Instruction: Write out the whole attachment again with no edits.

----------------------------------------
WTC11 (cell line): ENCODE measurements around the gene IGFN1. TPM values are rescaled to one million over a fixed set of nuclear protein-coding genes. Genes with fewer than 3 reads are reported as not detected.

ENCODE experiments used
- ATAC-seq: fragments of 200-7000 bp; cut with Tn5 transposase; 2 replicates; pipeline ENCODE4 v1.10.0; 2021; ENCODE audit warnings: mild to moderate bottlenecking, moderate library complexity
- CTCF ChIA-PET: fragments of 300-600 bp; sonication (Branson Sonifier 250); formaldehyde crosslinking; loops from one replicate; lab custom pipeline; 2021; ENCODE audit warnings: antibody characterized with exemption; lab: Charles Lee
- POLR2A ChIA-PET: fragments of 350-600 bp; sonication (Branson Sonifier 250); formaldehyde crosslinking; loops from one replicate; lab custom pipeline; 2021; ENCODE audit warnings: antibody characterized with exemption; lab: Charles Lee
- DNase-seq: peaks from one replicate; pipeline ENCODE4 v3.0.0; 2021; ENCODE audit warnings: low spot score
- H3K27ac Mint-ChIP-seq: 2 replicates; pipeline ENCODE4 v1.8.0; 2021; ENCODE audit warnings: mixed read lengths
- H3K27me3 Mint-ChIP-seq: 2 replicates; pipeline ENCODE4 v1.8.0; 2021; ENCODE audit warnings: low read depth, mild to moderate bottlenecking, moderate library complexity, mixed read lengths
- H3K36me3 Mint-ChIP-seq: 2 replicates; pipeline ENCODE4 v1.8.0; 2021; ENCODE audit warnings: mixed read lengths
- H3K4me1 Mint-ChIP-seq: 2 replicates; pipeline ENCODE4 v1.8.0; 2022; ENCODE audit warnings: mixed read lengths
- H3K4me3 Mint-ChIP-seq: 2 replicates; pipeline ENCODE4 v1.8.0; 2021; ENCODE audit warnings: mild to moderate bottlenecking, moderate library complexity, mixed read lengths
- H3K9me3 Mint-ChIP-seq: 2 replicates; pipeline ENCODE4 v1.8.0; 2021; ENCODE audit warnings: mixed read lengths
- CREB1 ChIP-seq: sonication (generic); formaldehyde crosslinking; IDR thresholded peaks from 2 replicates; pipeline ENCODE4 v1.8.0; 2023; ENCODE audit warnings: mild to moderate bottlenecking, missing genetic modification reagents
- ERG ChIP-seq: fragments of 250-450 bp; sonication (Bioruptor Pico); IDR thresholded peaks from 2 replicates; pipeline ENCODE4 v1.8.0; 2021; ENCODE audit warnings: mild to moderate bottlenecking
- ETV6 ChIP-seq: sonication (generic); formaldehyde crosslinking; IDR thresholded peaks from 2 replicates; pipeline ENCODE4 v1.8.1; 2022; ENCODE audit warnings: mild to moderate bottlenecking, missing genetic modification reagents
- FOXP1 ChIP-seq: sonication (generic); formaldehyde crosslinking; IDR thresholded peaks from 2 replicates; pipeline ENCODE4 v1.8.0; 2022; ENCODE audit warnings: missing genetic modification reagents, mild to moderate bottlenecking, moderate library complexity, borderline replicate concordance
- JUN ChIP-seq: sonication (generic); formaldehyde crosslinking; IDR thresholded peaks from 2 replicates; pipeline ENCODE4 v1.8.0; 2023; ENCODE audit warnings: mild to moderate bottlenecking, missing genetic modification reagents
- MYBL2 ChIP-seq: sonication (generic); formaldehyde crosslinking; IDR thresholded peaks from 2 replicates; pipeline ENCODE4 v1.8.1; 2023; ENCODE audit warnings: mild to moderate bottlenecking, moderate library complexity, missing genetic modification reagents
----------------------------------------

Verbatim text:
WTC11 (cell line): ENCODE measurements around the gene IGFN1. TPM values are rescaled to one million over a fixed set of nuclear protein-coding genes. Genes with fewer than 3 reads are reported as not detected.

ENCODE experiments used
- ATAC-seq: fragments of 200-7000 bp; cut with Tn5 transposase; 2 replicates; pipeline ENCODE4 v1.10.0; 2021; ENCODE audit warnings: mild to moderate bottlenecking, moderate library complexity
- CTCF ChIA-PET: fragments of 300-600 bp; sonication (Branson Sonifier 250); formaldehyde crosslinking; loops from one replicate; lab custom pipeline; 2021; ENCODE audit warnings: antibody characterized with exemption; lab: Charles Lee
- POLR2A ChIA-PET: fragments of 350-600 bp; sonication (Branson Sonifier 250); formaldehyde crosslinking; loops from one replicate; lab custom pipeline; 2021; ENCODE audit warnings: antibody characterized with exemption; lab: Charles Lee
- DNase-seq: peaks from one replicate; pipeline ENCODE4 v3.0.0; 2021; ENCODE audit warnings: low spot score
- H3K27ac Mint-ChIP-seq: 2 replicates; pipeline ENCODE4 v1.8.0; 2021; ENCODE audit warnings: mixed read lengths
- H3K27me3 Mint-ChIP-seq: 2 replicates; pipeline ENCODE4 v1.8.0; 2021; ENCODE audit warnings: low read depth, mild to moderate bottlenecking, moderate library complexity, mixed read lengths
- H3K36me3 Mint-ChIP-seq: 2 replicates; pipeline ENCODE4 v1.8.0; 2021; ENCODE audit warnings: mixed read lengths
- H3K4me1 Mint-ChIP-seq: 2 replicates; pipeline ENCODE4 v1.8.0; 2022; ENCODE audit warnings: mixed read lengths
- H3K4me3 Mint-ChIP-seq: 2 replicates; pipeline ENCODE4 v1.8.0; 2021; ENCODE audit warnings: mild to moderate bottlenecking, moderate library complexity, mixed read lengths
- H3K9me3 Mint-ChIP-seq: 2 replicates; pipeline ENCODE4 v1.8.0; 2021; ENCODE audit warnings: mixed read lengths
- CREB1 ChIP-seq: sonication (generic); formaldehyde crosslinking; IDR thresholded peaks from 2 replicates; pipeline ENCODE4 v1.8.0; 2023; ENCODE audit warnings: mild to moderate bottlenecking, missing genetic modification reagents
- ERG ChIP-seq: fragments of 250-450 bp; sonication (Bioruptor Pico); IDR thresholded peaks from 2 replicates; pipeline ENCODE4 v1.8.0; 2021; ENCODE audit warnings: mild to moderate bottlenecking
- ETV6 ChIP-seq: sonication (generic); formaldehyde crosslinking; IDR thresholded peaks from 2 replicates; pipeline ENCODE4 v1.8.1; 2022; ENCODE audit warnings: mild to moderate bottlenecking, missing genetic modification reagents
- FOXP1 ChIP-seq: sonication (generic); formaldehyde crosslinking; IDR thresholded peaks from 2 replicates; pipeline ENCODE4 v1.8.0; 2022; ENCODE audit warnings: missing genetic modification reagents, mild to moderate bottlenecking, moderate library complexity, borderline replicate concordance
- JUN ChIP-seq: sonication (generic); formaldehyde crosslinking; IDR thresholded peaks from 2 replicates; pipeline ENCODE4 v1.8.0; 2023; ENCODE audit warnings: mild to moderate bottlenecking, missing genetic modification reagents
- MYBL2 ChIP-seq: sonication (generic); formaldehyde crosslinking; IDR thresholded peaks from 2 replicates; pipeline ENCODE4 v1.8.1; 2023; ENCODE audit warnings: mild to moderate bottlenecking, moderate library complexity, missing genetic modification reagents